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Kevin Garside: Missing stars reveal Seve Trophy's true status

Rory McIlroy, Justin Rose, Luke Donald, Graeme McDowell, Ian Poulter and Lee Westwood were all qualified but each declined to take part

If the Seve Trophy, which begins in Paris today, is as fruity as the build-up there will be no lack of drama. Paul Lawrie's attack on the absent six who chose not to represent the Great Britain & Ireland team against the Rest of Europe had about it the flavour of an old timer not quite able to accept that the world is turning.

For him, to contest the Seve Trophy is both an obligation to the European Tour and a gesture in honour of the man who did so much to elevate the status of the game on this side of the Atlantic. Without Ballesteros, argues Lawrie, the Tour in Europe might not have developed into the global proposition it is, complete with multimillion prize pots. To stay away is to dishonour the memory of Balles-teros and disrespect the institution through which the great European players have largely developed.

Rory McIlroy, Justin Rose, Luke Donald, Graeme McDowell, Ian Poulter and Lee Westwood were all qualified but each said no on the grounds that their schedules did not allow their participation. Some, like the Ryder Cup captain, Paul McGinley, are more conciliatory. "I knew three months ago that the players based in America would not be coming over," he said. "It's a difficult one, given that they compete on the PGA Tour as well as the European Tour. The season runs deep into September with the FedEx Cup and continues into November over here. They need time to recover. And I understand that."

Lawrie is steadfastly anchored to the European Tour. He has no interest in upping sticks from his Aberdeen home to be part of a golfing colony in Florida and a member of the PGA Tour. Taking a flight to Paris is 90 minutes out of his day. And he is not coming off a two-month thrash across North America that embraced a WGC event in Akron, the final major of the season plus the four FedEx play-off events at the end of the PGA Tour year.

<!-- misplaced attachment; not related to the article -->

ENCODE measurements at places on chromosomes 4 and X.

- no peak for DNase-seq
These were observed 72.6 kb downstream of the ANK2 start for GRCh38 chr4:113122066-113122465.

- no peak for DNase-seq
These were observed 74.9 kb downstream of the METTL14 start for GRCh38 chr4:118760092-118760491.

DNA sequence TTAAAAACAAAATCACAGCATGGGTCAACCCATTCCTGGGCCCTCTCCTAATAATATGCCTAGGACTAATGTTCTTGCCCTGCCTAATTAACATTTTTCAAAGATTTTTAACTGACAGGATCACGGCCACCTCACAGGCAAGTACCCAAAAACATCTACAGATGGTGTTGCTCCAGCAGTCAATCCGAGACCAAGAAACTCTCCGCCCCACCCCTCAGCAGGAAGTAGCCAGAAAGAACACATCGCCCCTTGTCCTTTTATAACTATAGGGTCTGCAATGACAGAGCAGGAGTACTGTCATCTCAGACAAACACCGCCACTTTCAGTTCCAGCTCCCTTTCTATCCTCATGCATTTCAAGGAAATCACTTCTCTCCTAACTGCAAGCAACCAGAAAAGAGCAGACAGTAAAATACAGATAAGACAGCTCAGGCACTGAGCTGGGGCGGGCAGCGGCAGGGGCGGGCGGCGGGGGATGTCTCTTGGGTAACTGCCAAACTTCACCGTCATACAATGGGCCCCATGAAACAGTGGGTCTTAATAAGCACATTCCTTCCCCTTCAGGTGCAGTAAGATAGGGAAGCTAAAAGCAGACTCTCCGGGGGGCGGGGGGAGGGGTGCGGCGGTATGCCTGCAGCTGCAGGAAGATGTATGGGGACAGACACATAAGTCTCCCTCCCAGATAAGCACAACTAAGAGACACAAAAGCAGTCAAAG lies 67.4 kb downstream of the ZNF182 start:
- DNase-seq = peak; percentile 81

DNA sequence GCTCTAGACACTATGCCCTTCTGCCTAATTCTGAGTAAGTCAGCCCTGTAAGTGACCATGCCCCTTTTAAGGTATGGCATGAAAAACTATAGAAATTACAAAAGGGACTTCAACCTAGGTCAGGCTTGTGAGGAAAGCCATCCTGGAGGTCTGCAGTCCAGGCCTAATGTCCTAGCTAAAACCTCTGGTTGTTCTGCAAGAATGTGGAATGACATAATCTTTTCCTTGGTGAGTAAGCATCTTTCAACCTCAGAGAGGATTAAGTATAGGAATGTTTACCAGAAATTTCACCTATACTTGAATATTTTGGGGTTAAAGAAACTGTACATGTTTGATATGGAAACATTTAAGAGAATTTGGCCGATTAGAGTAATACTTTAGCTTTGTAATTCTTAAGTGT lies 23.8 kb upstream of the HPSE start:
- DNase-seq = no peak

The uncomfortable truth is that an event that was introduced just 13 years ago, has struggled to find and retain sponsors and has nil gravitas is never going to persuade players to add it to already packed calendars. For Lawrie, as a European Tour member, the Seve Trophy is a welcome diversion from the weekly trawl, but it is neither fair nor helpful to make scheduling an ethical matter.

The players who are not in Paris think no less of Ballesteros and his legacy in their absence and arguably, through their heightened profiles, spread the European golfing message more dutifully by organising their affairs in a way that produces the best results. Does Lawrie believe Rose serves the memory of Seve best by teeing up for Sam Torrance's team today or through winning major championships?

The America-based players would argue you cannot always do both. They will defend the European Tour cause when it matters at an event of significance a year from now. Let the Ryder Cup be enough.

Besides, their absence gives the next generation of tour stars a chance to experience the team environment. That would surely please Seve just as much.